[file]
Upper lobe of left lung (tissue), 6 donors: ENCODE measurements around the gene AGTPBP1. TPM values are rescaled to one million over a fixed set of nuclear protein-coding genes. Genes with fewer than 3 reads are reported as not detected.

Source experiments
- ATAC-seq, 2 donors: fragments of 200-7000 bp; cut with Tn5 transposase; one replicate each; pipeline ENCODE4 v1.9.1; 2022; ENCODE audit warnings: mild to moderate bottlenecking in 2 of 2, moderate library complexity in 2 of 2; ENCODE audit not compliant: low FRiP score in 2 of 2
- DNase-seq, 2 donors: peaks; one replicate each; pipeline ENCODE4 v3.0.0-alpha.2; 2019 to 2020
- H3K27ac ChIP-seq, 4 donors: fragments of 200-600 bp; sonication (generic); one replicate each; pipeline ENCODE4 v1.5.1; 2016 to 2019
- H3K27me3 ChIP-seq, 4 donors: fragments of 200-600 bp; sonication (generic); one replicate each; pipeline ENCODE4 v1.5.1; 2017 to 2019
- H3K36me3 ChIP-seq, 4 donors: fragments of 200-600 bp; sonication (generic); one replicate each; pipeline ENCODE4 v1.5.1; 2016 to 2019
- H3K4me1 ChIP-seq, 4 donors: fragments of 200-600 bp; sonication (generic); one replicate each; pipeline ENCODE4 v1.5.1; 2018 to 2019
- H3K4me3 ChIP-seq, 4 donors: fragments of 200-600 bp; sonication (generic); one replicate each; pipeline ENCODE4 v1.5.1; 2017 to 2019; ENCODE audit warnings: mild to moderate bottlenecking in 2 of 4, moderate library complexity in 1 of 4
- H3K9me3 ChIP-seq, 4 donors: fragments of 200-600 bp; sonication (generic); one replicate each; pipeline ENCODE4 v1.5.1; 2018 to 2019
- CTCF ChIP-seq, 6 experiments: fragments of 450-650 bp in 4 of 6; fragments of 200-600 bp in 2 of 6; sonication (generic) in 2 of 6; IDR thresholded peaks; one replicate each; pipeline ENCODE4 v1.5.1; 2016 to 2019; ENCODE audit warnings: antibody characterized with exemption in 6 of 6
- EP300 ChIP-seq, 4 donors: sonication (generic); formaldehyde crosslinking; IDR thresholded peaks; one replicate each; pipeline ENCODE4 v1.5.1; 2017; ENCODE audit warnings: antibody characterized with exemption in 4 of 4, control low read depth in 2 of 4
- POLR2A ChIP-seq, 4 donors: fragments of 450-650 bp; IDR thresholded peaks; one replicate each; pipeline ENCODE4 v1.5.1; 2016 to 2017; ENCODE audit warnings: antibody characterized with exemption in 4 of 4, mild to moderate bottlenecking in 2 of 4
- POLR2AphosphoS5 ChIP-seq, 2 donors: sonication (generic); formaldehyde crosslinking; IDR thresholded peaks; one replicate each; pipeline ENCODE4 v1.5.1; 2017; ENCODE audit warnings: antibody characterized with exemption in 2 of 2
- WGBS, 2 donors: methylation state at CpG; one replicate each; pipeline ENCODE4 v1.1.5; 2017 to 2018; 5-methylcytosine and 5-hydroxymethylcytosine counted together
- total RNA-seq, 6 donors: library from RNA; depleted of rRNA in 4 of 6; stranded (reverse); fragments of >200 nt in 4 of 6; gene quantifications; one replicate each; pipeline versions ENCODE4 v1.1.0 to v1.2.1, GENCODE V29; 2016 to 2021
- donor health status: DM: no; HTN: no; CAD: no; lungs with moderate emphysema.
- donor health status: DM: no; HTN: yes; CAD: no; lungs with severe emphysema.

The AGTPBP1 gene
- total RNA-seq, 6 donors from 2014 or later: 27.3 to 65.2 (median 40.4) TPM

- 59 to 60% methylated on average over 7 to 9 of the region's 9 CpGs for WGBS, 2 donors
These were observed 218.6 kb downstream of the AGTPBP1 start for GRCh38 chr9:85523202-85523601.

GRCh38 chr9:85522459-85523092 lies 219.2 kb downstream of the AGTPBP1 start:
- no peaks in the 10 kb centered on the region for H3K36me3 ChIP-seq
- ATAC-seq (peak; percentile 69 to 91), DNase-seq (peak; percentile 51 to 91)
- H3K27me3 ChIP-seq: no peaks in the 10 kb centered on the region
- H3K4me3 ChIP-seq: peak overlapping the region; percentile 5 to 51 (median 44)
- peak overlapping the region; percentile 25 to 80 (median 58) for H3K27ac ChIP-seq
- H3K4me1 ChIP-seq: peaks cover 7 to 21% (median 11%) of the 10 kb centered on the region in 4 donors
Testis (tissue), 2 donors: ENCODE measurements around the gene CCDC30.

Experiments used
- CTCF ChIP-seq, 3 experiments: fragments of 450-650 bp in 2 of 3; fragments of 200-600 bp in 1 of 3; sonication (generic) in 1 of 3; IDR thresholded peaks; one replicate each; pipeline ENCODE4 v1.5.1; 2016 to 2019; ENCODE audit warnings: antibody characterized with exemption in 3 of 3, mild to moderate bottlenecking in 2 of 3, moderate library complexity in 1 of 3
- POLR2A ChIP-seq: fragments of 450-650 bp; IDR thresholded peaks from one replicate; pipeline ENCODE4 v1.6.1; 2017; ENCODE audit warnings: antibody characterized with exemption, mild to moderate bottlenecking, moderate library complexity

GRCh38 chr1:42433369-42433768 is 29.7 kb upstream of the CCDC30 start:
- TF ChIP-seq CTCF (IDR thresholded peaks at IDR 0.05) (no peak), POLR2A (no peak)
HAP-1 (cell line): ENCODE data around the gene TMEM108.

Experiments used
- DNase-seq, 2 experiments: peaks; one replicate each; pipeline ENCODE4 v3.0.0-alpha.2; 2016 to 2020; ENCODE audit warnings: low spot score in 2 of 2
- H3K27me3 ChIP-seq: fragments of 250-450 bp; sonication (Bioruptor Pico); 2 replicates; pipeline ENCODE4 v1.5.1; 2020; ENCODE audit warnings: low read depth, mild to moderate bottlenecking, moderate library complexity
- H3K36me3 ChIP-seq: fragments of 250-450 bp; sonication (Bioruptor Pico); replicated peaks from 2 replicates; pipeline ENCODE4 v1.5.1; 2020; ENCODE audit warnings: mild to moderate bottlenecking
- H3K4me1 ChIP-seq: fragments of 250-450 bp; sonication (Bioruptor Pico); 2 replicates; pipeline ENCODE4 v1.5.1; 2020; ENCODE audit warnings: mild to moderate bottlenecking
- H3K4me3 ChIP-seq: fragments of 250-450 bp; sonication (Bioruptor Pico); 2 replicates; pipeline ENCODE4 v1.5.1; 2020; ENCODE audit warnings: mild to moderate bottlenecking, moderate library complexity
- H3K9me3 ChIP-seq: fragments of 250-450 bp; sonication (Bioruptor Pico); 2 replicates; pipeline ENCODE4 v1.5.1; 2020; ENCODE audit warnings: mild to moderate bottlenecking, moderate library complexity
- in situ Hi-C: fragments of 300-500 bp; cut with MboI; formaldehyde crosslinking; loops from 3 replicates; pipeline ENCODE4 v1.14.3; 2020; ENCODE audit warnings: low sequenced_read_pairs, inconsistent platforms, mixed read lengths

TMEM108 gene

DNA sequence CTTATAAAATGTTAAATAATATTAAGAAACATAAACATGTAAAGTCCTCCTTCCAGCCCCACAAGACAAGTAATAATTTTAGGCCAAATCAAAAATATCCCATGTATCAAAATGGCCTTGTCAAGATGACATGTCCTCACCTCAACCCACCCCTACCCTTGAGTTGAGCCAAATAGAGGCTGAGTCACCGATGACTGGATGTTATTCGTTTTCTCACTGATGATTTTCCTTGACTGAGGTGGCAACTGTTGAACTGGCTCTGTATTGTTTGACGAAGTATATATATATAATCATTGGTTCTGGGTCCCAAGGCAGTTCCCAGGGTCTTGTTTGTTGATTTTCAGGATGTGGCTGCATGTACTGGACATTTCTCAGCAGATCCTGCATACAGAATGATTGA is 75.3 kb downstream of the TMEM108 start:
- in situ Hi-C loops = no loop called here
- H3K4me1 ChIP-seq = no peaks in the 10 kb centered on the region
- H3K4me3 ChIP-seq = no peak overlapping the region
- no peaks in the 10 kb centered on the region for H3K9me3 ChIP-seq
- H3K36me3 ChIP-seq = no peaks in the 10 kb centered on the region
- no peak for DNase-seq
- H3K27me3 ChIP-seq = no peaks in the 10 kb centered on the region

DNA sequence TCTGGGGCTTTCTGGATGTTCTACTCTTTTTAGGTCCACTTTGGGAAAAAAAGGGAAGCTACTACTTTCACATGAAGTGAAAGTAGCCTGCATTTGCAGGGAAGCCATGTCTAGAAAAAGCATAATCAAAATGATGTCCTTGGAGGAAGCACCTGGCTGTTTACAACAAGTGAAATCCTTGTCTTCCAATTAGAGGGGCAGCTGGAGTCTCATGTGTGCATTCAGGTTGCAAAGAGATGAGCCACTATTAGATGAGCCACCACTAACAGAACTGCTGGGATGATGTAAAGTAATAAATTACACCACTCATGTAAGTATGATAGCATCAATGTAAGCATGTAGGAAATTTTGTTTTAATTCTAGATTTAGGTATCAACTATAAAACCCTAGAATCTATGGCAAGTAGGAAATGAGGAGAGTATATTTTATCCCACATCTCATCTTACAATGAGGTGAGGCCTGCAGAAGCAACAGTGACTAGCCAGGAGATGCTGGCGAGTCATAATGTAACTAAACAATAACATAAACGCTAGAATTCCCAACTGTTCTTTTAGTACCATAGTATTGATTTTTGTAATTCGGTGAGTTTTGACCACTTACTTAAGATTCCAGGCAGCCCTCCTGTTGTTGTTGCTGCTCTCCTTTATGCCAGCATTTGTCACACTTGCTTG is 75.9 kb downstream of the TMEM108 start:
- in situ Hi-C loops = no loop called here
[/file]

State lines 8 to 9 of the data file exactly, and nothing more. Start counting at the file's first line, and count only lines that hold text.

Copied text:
- H3K4me1 ChIP-seq, 4 donors: fragments of 200-600 bp; sonication (generic); one replicate each; pipeline ENCODE4 v1.5.1; 2018 to 2019
- H3K4me3 ChIP-seq, 4 donors: fragments of 200-600 bp; sonication (generic); one replicate each; pipeline ENCODE4 v1.5.1; 2017 to 2019; ENCODE audit warnings: mild to moderate bottlenecking in 2 of 4, moderate library complexity in 1 of 4